but the legal system's tactics are all about making the cost of defending yourself higher than the cost of settling

      FTFY.

      I wish this problem were limited to the RIAA. That'd be an improvement. Fact is there are two sets of law. If you are wealthy you can afford to throw lawyers at any legal challenge and tie it up in court for years even if you truly are liable. If you are an average person a lawsuit esp from a corporation is an immense threat to your livelihood even if you have broken no law.

      This has been so well-known for so many years ... the fact that no one in power has even attempted to change it is evidence that it's intentional.

  • by Anonymous Coward
    Nearly 100,000 alleged P2P Users Sued In the Past Year

    FTFY
  • by NicknamesAreStupid (1040118) on Saturday February 05, 2011 @12:16PM (#35111980)
    I know that most cannot afford to even spend the time. But if they did, they would bankrupt these guys under a sea of legal expenses. They would be forced to respond in thousands of jurisdictions. It would be like getting devoured by fire ants. Just a thought.
    • by artor3 (1344997)

      They'd just drop the weakest suits, and nail the others for millions. Remember, they can walk away from the suit pretty much whenever they want.

      • So pull the leverage to your side. If you sue them for lost wages in dealing with their frivolous harassment, then they don't have the option of dropping that suit. If you sue for harassment in general, they don't get to say "Nevermind, we weren't harassing you...suit dropped".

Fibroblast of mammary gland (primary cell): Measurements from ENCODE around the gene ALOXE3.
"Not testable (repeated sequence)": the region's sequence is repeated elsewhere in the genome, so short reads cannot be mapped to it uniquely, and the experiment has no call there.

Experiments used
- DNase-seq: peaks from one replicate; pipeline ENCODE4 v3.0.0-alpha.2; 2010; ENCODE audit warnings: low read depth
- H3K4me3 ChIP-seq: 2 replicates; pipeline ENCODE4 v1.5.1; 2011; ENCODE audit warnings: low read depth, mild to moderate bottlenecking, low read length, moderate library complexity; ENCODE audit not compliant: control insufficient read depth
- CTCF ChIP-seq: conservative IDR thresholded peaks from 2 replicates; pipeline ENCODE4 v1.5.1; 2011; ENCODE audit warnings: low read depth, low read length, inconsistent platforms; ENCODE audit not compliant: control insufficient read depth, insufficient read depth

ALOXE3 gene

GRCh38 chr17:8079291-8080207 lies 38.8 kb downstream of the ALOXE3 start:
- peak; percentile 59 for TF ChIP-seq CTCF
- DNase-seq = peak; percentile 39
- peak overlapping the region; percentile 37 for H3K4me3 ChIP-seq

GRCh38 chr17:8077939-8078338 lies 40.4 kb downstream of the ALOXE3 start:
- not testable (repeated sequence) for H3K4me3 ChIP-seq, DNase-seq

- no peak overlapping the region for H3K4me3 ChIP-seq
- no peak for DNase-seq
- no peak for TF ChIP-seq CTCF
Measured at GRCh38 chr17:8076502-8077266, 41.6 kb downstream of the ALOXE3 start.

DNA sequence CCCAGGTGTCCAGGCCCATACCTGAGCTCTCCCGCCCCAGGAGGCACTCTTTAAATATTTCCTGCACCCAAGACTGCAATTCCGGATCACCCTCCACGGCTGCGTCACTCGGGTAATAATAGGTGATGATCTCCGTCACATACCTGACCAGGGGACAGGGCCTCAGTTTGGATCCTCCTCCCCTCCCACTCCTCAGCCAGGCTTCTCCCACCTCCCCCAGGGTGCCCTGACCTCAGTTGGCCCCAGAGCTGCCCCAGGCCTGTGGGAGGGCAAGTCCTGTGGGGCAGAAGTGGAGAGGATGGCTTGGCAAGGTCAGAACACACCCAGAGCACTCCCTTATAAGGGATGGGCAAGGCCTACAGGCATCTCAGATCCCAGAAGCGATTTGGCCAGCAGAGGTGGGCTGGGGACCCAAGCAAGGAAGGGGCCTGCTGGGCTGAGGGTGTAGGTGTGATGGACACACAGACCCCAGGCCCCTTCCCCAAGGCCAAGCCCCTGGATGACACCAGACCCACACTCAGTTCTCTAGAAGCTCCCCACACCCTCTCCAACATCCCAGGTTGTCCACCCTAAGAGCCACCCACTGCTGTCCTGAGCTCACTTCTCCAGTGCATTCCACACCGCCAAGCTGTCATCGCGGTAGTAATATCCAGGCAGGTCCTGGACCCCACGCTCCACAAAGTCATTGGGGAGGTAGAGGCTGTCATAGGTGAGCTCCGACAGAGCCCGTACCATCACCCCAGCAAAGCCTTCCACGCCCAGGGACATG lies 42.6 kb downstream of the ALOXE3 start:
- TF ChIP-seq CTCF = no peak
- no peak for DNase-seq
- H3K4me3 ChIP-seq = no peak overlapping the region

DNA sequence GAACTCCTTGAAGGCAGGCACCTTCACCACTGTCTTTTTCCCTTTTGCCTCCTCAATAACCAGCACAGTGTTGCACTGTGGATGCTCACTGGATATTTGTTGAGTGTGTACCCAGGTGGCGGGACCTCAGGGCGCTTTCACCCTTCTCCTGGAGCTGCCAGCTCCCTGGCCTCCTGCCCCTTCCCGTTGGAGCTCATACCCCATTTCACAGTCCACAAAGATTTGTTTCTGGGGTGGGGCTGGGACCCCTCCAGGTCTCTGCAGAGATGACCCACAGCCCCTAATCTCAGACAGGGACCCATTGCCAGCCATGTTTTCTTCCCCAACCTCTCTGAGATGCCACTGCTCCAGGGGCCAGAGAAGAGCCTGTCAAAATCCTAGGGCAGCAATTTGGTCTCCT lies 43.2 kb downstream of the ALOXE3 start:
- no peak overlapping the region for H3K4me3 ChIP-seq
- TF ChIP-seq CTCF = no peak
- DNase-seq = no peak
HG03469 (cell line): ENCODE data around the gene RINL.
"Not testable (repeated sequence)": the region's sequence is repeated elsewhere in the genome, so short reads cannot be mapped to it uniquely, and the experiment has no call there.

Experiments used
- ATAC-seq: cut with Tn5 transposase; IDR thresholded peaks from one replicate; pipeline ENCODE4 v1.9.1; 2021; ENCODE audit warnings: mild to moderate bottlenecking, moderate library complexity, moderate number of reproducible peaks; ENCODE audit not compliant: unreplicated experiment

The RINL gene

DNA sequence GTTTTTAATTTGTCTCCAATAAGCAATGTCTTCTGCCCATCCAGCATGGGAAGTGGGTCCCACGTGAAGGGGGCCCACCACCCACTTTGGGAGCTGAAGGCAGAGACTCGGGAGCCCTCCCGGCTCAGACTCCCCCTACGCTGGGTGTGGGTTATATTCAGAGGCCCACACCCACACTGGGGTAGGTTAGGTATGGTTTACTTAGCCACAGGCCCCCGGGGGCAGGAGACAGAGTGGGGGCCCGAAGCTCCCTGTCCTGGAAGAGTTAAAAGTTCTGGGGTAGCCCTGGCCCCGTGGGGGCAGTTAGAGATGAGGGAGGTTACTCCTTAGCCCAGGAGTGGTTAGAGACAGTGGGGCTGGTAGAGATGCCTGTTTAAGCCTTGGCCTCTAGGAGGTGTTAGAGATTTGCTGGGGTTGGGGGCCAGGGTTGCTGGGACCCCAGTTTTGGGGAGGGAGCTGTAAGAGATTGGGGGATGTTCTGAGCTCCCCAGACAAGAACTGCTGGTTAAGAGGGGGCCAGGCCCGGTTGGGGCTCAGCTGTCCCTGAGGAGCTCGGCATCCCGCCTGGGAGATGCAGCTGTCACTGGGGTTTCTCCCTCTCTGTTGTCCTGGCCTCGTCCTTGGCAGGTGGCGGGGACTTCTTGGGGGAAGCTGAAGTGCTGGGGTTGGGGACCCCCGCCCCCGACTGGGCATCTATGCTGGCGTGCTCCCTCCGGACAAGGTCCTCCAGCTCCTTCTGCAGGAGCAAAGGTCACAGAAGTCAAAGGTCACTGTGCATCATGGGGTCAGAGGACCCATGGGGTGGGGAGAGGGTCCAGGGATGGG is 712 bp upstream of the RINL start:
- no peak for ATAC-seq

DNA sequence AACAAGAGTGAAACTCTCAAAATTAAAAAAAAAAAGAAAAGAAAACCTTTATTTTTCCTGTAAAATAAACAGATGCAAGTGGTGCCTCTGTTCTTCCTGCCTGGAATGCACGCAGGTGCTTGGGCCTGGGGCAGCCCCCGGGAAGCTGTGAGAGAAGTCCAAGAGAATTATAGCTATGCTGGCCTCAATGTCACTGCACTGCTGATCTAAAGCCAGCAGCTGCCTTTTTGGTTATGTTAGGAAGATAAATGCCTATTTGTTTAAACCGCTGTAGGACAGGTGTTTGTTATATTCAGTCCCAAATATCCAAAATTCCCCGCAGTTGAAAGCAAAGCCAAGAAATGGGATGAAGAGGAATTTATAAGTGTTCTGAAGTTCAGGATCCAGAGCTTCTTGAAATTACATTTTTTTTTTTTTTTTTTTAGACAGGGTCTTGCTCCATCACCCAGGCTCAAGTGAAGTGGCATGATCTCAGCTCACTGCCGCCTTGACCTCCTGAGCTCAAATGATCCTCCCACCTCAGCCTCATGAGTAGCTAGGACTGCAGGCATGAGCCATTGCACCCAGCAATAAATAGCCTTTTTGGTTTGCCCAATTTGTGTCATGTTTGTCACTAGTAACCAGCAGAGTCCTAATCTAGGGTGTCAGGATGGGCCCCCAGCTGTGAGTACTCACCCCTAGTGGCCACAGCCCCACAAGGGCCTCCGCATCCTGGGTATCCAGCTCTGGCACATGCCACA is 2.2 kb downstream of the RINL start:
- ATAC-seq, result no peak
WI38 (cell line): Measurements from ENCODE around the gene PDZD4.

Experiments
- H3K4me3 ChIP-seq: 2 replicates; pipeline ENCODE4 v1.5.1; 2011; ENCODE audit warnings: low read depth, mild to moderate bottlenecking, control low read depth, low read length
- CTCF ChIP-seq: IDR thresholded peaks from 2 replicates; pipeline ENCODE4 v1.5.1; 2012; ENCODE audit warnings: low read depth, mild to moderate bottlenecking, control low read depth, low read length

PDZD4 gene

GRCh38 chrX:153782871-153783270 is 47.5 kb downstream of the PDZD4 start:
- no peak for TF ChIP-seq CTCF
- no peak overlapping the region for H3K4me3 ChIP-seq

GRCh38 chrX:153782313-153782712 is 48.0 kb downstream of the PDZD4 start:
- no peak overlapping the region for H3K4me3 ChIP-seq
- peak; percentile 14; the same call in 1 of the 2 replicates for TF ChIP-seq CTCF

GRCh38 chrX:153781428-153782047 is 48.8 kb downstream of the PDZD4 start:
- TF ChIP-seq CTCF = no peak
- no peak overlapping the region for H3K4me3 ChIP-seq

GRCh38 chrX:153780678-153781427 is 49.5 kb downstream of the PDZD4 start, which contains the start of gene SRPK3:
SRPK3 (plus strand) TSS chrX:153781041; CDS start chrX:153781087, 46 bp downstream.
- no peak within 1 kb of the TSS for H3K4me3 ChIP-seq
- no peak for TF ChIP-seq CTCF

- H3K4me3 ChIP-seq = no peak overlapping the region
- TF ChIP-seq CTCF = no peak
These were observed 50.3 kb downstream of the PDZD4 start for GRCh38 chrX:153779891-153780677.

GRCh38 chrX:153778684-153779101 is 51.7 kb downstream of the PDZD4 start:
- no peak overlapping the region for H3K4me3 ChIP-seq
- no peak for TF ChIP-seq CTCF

It may be an expense they expect, but the time suck will make it completely worthless for them to continue with that tactic.

  • I2P (Score:2, Interesting)

    by Anonymous Coward

    This is why I now only use I2P Postman (anonymous bittorrent) for movies and games. Demonoid for books.
    I2P usually takes a few days to download a 1080p movie, but it is worth the wait with the security and anonymity.

    • I can't quite figure out, with all the free porn out there, why anyone would want to actual pirate any of it. I mean, fucking is fucking, right?

    • by Smauler (915644)

      Anonymity is essentially non-existant on the internet. You can make it difficult for people, but you'll never be 100% anonymous.

    • Re:I2P (Score:4, Interesting)

      by sakdoctor (1087155) on Saturday February 05, 2011 @12:35PM (#35112078) Homepage

      Great. Clog up the exit nodes of I2P and TOR so that users with a real political need can't access the web.

      At least get a VPN that terminates in Scandinavia.

      • From their website:

        Many applications are available that interface with I2P, including mail, peer-peer, IRC chat, and others.

        They also have the sections "I2P BitTorrent", "I2Phex" and "iMule". I'm pretty sure they don't discourage it.

        Tor is different, and yes, you should keep P2P out of it.

    • Re: (Score:2, Informative)

      by Anonymous Coward

      Demonoid? Here, a little tip for you, "private tracker" doesn't mean a damn thing. Your actions aren't private.
      Your actions are as public as any other tracker.
      The term private tracker should be erased from existence since it gives people a false sense of security with the word private.

      If you managed to get in to an invite-only tracker, you can bet your ass that media companies got in long before you did.
      They have people dedicated to searching sites and chats for new information on trackers, invites and ge

  • by Anonymous Coward

    Remember saying "Napster is just a search engine, sue the users who are actually committing copyright infringement"? It's good to see the recording industry is doing that. Those who are guilty deserve to be convicted and fined. They should be fined around the $1-$10 per item cost of the materiel they're warezing, but that's a different matter.